33^  In Chavis and Cazotte she swears "by the name of God which is written on our Great Prophet's forehead."
34^  Arab. "Yá Luss"; for this word = the Gr. λῃστὴς; see Suppl. vol. iv. index.

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he, "Hast thou grapes to sell, or wishest thou only to breed a quarrel between me and the vineyard-keeper?"[35] and quoth she, "Doubtless I have and hold the grapes." "Then, I possess all thou canst desire, said he, and said she, "Then, we will wed thee when thou shalt have weighed out the gold." The Caliph cried, "I accept;" and anon entering the lodging he took seat at the head of the chamber and in its place of honour, and said to the house-mistress, "Go thou to Kází Such-an-one and tell him that Al-Bundukáni requireth him." "O Robber," said she, "will the Kazi be content to come at thy bidding?" The Commander of the Faithful laughed at these words and said, "Do thou go without danger and bid him bring his ink-case and pens and paper." So she went off saying to herself, "Verily, an the Judge accompany me, this my son-in-law must be a Captain of Robbers."[36] But when at last she arrived at the Kazi's mansion she saw him sitting in the middle of the room and surrounded by doctors of divinity and a host of learned wights: so she feared to enter, and fell to looking in through the doorway and she dreaded to fare farther and stepped backwards; withal she kept saying, "How shall I go home without speaking a word to the Kazi?" and the thought would hearten her heart, so she would return to the entrance and thrust in her head and then withdraw it. On such wise she had done many a time when the Kazi, catching sight of her, bade one of his messengers bring her within; so the man went to her and said,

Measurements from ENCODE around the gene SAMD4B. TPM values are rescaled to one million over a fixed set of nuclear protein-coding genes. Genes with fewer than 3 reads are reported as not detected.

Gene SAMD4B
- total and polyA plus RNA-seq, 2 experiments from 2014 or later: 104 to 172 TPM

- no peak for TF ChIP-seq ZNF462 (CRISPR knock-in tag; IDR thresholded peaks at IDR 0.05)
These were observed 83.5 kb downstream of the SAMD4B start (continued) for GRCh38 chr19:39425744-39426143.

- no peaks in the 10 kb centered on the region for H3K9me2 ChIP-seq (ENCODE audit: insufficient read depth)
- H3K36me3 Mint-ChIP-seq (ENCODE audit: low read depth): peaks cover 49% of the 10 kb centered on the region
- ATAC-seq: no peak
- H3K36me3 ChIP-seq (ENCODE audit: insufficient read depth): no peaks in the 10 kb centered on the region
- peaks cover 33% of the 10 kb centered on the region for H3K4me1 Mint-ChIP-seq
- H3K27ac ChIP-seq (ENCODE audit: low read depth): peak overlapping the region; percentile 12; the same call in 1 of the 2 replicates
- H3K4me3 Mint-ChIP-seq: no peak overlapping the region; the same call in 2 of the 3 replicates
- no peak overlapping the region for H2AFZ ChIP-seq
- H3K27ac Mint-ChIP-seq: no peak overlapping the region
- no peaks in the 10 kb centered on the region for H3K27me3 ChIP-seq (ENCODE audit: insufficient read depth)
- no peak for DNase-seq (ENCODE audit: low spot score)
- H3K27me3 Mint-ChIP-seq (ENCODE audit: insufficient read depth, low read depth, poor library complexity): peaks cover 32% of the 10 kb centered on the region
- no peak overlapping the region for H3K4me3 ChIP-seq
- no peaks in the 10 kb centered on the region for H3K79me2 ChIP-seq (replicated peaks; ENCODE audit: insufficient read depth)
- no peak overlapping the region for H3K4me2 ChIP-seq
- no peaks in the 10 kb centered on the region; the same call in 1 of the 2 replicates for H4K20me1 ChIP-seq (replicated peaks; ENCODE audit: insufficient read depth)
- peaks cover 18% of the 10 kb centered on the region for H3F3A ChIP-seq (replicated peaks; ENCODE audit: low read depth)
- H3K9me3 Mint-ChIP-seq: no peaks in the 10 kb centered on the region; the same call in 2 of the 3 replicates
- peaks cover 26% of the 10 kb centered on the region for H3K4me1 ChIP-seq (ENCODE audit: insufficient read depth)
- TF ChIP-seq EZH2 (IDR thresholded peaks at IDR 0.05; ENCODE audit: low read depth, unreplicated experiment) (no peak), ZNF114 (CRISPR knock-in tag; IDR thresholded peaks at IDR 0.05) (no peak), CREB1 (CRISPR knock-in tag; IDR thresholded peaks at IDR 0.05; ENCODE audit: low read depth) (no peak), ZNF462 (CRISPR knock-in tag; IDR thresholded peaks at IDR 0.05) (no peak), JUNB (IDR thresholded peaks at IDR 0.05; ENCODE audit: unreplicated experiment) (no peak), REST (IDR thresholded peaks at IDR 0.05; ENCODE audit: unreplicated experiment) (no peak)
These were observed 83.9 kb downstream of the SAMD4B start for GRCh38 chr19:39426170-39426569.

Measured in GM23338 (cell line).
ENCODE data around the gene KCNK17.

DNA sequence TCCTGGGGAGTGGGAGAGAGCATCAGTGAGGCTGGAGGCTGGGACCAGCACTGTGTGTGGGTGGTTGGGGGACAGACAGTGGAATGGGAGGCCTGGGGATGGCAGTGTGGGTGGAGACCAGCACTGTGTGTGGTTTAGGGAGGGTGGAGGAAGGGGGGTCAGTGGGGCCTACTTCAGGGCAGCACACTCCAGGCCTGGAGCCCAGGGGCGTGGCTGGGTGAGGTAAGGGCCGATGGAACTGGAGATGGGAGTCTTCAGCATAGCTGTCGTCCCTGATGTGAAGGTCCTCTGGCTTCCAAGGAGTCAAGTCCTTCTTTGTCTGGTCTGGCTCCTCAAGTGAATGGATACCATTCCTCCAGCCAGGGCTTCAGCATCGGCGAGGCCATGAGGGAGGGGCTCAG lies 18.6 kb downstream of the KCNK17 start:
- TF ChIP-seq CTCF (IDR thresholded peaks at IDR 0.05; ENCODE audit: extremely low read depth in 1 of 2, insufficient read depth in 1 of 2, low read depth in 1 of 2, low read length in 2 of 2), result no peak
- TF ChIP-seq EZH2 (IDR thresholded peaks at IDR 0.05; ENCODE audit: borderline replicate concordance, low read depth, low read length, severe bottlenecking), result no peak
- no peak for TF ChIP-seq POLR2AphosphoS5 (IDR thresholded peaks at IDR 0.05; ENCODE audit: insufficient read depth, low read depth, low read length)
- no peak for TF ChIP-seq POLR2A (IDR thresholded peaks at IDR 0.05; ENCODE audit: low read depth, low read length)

35^  "Al-Nátúr," the keeper, esp. of a vineyard, a word naturalized in Persian. The Caliph asks, Is this a bonâ fide affair and hast thou the power to settle the matter definitely? M. Houdas translates as Les raisins sont-ils à toi, ou bien es-tu seulement la gardienne de la vigne? [The verb záraba, 3rd form, followed by the accusative, means "to join one in partnership." The sense of the passage seems therefore to be: Dost thou own grapes thyself, or art thou ("tuzáribí," 2 fem. sing.) in partnership with the vineyard-keeper. The word may be chosen because it admits of another interpretation, the double entendre of which might be kept up in English by using the expression "sleeping" partnership. Perhaps, however, "tuzáribí" means here simply: "Dost thou play the part of."—St.]